NRL fans’ nerves were left a frayed mess by the end of Round 6 as thriller after cliff-hanger unfolded.

Wild finishes, golden point madness and overachieving efforts by underdogs characterised a memorable weekend of footy.

By the barest of margins

After last week’s round of blowouts – with five games featuring margins of 22-plus – parity returned to the NRL with a succession of nail-biters.

Four matches were decided by two points or less (including a pair of matches that went to golden point in crazy finishes), while Brisbane’s 28-14 derby win over the Dolphins – after a tight first half ended 6-4 – was the biggest margin of Round 6.

Three underdogs produced upsets: shorthanded Sydney Roosters pipped Newcastle 22-20 on the road; Parramatta released the pressure valve with a 27-20 defeat of visiting North Queensland; and St George Illawarra extended Wests Tigers’ woeful Campbelltown record (nine straight losses) in a 24-12 result.

Three more underdogs – Canterbury (+18.5), Manly (+6.5) and Gold Coast – comfortably covered hefty lines.

Just two competition points separate third-placed Canberra and 13th-placed St George Illawarra on a congested NRL ladder, with Cronulla and Melbourne getting a one-win break on the field at the top of the table.

On the buzzer

Melbourne’s two tries in the last three minutes – capped by Xavier Coates’ instantly-iconic superman match-winner – to sink the Warriors in Round 2 will take some beating as the greatest escape and craziest conclusion of 2024.

But two matches over the weekend made worthy entries into the wildest finish of the season conversation.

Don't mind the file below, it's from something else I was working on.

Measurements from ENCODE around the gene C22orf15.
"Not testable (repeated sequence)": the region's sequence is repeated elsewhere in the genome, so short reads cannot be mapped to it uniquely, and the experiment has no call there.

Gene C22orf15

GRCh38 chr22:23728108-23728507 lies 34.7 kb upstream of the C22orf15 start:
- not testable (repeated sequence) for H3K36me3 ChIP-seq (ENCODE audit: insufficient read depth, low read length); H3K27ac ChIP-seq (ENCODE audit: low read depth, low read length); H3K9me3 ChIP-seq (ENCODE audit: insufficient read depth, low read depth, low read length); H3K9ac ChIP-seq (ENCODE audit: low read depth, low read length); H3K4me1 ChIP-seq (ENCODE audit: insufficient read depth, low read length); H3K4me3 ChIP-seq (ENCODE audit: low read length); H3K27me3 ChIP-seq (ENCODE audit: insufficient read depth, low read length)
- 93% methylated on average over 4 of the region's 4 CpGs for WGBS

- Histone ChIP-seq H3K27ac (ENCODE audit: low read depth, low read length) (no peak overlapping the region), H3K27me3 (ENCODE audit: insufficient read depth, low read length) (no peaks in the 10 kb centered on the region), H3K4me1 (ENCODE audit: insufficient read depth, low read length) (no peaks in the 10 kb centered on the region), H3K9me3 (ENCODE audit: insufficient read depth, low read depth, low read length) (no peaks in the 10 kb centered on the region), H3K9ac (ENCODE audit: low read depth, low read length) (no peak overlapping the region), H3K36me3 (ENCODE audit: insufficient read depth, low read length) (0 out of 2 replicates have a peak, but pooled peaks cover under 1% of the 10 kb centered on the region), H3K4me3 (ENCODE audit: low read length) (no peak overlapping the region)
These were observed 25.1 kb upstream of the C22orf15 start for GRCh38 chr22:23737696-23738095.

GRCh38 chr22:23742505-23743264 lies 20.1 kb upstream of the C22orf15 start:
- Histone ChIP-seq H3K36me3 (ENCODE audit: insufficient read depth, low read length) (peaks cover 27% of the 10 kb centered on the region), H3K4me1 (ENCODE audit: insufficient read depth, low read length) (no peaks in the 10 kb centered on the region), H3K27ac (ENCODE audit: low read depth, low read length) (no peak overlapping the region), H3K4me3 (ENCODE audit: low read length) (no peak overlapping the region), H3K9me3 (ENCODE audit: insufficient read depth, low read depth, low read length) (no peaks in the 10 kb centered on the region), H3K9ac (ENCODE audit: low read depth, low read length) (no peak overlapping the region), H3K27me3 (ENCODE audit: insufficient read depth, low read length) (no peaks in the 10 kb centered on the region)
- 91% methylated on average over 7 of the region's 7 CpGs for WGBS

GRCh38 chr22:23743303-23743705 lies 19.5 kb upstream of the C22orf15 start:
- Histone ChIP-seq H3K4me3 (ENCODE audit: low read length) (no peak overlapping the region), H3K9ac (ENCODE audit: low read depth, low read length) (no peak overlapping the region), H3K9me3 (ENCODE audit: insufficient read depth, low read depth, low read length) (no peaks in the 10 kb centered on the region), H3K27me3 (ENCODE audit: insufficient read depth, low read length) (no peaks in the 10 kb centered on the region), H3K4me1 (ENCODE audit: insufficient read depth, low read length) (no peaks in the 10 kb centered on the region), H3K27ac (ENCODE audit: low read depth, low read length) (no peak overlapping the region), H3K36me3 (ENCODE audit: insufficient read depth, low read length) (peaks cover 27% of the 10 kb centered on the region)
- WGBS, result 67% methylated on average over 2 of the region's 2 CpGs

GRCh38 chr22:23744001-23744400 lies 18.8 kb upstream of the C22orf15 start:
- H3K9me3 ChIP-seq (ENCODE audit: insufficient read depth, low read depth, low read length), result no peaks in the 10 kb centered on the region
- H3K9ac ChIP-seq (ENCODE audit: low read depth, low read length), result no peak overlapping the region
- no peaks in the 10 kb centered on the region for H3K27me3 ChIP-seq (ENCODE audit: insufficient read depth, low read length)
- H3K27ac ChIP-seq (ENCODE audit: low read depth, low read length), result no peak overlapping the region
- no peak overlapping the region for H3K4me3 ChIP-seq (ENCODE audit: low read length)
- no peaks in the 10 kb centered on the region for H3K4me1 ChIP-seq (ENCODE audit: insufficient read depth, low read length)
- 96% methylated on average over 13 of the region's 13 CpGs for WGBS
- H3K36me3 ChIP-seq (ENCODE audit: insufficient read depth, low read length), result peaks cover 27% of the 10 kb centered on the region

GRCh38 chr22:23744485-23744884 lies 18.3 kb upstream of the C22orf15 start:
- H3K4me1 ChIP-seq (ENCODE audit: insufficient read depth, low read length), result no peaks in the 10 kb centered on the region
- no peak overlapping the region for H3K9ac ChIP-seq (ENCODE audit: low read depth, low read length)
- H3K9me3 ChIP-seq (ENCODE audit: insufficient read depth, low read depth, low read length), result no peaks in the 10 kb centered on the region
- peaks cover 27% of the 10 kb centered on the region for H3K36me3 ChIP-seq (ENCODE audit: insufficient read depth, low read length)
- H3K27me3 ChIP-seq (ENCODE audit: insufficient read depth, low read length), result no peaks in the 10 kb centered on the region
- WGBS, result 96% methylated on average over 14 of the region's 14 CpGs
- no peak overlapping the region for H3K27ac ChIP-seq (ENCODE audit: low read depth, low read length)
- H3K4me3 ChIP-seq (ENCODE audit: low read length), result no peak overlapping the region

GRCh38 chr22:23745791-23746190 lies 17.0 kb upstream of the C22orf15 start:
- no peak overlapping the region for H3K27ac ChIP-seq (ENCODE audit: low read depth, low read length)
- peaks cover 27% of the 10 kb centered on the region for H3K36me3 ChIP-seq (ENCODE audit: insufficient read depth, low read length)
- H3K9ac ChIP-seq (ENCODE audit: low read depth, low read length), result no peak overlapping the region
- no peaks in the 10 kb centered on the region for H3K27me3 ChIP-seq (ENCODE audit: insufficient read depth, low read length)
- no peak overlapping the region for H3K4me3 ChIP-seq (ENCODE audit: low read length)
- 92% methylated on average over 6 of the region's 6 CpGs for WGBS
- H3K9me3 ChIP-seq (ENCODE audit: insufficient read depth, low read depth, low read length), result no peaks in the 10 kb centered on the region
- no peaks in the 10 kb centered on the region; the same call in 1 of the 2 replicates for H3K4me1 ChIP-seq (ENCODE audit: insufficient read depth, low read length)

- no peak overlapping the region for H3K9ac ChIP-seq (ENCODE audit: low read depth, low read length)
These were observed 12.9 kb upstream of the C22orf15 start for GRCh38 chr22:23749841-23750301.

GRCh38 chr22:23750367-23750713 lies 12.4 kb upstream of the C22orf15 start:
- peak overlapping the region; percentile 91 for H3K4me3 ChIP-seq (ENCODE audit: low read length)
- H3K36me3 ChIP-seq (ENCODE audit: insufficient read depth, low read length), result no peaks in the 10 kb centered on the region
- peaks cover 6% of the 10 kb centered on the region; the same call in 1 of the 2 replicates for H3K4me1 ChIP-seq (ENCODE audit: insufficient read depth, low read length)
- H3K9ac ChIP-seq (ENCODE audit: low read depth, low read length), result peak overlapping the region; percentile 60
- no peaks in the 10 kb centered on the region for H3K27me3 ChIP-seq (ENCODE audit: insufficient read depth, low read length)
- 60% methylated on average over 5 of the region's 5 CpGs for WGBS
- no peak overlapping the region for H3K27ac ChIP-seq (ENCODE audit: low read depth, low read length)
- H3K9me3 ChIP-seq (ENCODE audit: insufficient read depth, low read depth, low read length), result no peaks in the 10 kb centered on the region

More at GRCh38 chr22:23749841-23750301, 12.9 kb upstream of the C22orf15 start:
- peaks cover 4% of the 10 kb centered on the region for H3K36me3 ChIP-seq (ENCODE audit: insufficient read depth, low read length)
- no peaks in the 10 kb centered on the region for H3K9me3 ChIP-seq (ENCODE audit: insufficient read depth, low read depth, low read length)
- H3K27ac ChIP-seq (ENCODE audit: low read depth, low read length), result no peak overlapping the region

The Warriors produced their poorest performance of the year but rallied from 16-0 down against a gritty Manly outfit.

Still eight points down with 70 seconds to go, the hosts conjured a converted try then were awarded a last-second penalty for Josh Aloiai’s illegal challenge on Shaun Johnson, who duly levelled the scores from in front.

The Warriors had the better of the golden point chances but couldn’t convert as the match resulted in just the second draw of the past four years, allowing to Sea Eagles to head back across the Tasman with a competition point – the absolute least they deserved from an impressive display.

Canberra struggled to douse the unexpectedly stoic challenge of winless Gold Coast and was run down in a stunning late charge on Sunday night.

The visitors trailed 20-10 but stayed alive with a 76th-minute try from a scrum win trick-shot, before Alofiana-Khan Pereira dived over with 30 seconds on the clock. Brian Kelly’s first successful goal at NRL level – from the sideline and after the siren – sent the game into golden point.

Kieran Foran was unable to take a pair of field goal opportunities and a long, weaving run from opposing No.6 Ethan Strange in the last minute of extra-time put the Raiders in position for Jamal Fogarty to clinch a 21-20 win with only 10 seconds left.

JD’s stay of execution

It says plenty about South Sydney’s plight that a 34-22 loss to Cronulla was viewed as a significant improvement – and enough for under-fire coach Jason Demetriou to hold onto his job for now.

The centre of rabid speculation after their horrific 34-4 loss to the Warriors in Round 5, Demetriou was publicly backed by Rabbitohs CEO Blake Solly, who praised the last-placed team’s “brave” performance against the Sharks.

To their credit, after trailing 22-6 Souths stayed in the fight to claw back to within six points of the ladder-leading Sharks, who only sealed the win with a 79th-minute try.